Thursday, 5 December 2013

Why doesn't Labour criticise nuclear funding deals?

Tom Greatrex, Labour's energy spokesperson, has criticised me and my other academic colleagues for arguing that it is now plausible to talk about Scotland having independent control of electricity policy. See

But as I have told him, in an email message, a big part of the credibility behind a sustained new nuclear build-up (and hence the argument for Scottish electricity independence) is precisely because Labour appears to be giving full backing to continued efforts to roll out nuclear power stations. In its most recent policy document, for example, 'Powering Britain: One Nation Labour's Plans to Reset the Energy Market', Labour talks about continuing the system of contracts for difference for nuclear power. There is no criticism of the cost of the Hinkley C deal, or indication that Labour departs from the Government's desire to continue to give, to future nuclear power plant proposals, loan guarantees, ultra long (35 year) contracts as well as premium prices much the same level as given to Hinkley C (£92.50 per MWh).

I wrote to Tom Greatrex saying the following:

Dear Tom,

I can understand your dismay at seeing a group of academics taking a new line which does not fit in so well with the 'Better Together' campaign. I have not taken this step lightly. A key reason for this (among others), but perhaps the biggest of all, is the policy of giving large premium prices to nuclear power in the shape of Hinkley C and the Government's projections to build three twin reactors by 2030. Now if Labour had cast doubt on this plan and said it would not give anything like the strike price and loan guarantees and contract length to this or other nuclear projects this this Government are doing, then obviously there would be less argument in support of the contention that in the medium and long term very great costs would be incurred by the British consumers - and Scottish consumers of course. There would be more to spend on renewables instead or energy efficiency for the same diversion of consumer and taxpayer resources.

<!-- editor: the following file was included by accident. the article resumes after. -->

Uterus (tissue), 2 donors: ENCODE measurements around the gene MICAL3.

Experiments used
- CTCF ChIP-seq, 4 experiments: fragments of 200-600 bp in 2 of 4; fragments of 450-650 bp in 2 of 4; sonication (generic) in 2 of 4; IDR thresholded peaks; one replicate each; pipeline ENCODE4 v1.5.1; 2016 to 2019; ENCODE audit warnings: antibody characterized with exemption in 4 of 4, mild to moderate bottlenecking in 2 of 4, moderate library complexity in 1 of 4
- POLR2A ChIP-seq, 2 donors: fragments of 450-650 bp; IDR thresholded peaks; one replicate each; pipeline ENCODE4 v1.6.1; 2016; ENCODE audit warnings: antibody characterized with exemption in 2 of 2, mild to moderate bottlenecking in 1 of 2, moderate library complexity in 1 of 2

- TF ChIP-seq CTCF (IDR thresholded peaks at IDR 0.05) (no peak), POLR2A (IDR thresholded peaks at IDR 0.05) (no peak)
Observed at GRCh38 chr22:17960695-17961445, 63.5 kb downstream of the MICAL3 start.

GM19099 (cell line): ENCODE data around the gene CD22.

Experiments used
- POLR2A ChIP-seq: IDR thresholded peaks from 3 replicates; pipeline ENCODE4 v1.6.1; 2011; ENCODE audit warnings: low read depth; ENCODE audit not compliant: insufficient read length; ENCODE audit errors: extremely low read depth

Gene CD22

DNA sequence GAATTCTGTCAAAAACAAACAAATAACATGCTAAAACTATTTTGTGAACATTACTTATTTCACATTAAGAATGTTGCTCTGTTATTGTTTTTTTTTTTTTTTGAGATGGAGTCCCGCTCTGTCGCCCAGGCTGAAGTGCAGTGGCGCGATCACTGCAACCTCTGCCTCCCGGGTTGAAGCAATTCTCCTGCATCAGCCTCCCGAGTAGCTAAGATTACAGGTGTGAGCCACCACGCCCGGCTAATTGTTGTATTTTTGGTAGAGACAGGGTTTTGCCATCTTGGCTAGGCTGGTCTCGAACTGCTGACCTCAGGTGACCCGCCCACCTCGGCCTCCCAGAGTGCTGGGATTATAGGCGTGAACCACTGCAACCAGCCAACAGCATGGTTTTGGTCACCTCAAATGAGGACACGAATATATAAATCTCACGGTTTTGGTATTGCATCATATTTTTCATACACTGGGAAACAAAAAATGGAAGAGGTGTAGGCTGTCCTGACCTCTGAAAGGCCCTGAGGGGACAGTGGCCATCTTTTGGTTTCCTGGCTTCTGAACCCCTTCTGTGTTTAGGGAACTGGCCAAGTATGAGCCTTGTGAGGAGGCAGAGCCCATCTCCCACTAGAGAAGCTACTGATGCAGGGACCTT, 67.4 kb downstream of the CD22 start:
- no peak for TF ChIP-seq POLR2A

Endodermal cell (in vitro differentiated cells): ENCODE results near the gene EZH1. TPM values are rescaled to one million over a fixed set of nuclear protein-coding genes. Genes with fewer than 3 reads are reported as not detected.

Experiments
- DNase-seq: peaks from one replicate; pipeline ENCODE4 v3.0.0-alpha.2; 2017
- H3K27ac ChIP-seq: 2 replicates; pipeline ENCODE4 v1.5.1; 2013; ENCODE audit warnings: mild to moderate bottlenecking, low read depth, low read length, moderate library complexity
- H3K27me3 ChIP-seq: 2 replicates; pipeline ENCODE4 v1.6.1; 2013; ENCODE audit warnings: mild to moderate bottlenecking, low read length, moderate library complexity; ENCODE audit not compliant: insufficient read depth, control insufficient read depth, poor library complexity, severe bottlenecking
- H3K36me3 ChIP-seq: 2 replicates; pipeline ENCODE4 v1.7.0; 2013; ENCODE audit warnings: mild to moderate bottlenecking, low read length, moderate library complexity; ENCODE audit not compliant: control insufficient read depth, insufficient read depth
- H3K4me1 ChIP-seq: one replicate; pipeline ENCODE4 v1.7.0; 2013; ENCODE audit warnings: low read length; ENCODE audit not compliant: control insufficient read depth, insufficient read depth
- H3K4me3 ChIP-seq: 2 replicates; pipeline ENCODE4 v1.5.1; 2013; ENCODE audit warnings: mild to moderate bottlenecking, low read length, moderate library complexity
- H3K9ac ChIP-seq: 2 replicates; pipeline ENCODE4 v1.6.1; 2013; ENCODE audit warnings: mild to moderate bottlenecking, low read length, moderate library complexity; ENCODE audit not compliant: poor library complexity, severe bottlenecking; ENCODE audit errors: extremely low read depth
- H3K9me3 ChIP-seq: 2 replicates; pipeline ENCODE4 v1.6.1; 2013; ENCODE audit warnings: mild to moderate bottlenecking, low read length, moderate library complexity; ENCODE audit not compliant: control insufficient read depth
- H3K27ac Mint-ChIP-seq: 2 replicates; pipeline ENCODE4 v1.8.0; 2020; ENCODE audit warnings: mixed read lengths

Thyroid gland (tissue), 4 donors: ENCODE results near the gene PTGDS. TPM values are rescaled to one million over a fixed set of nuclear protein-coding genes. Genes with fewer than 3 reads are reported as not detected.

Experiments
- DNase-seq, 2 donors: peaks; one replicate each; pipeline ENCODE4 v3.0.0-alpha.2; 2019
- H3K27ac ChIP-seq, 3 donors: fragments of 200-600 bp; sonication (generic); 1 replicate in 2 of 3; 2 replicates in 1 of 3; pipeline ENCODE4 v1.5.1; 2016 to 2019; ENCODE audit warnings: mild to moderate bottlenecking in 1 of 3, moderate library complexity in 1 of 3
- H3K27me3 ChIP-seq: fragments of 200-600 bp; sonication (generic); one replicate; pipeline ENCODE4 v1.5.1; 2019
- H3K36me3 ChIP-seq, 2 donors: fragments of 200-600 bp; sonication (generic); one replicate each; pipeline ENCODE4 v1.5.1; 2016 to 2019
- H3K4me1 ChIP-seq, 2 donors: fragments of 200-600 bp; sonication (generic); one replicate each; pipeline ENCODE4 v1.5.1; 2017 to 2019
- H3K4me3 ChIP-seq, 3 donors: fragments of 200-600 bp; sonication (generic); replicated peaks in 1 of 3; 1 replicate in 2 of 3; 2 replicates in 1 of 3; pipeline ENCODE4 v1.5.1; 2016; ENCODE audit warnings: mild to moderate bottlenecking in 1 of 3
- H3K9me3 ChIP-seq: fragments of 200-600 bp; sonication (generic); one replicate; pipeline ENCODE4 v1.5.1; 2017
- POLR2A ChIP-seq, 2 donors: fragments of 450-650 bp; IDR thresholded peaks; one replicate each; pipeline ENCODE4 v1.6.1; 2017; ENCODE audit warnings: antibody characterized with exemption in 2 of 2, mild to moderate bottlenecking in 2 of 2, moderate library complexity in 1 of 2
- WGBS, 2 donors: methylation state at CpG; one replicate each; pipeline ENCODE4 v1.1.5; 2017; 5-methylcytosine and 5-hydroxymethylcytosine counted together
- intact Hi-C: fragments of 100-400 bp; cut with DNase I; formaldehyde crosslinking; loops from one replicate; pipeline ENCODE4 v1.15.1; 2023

However, Labour appears to be conspicuous in its desire to maintain a consensus position over the projected level of nuclear funding. If it was not then you would be able to reduce the strength of the argument that we present.

The other point I would make is that having Scottish control over clean energy incentives is easily absorbed in what has been called a 'devo-plus' agenda as well as full independence. 

Best Wishes,

David Toke 

Also see an article of mine on the subject of Scotland and electricity independence in 'The Conversation' at

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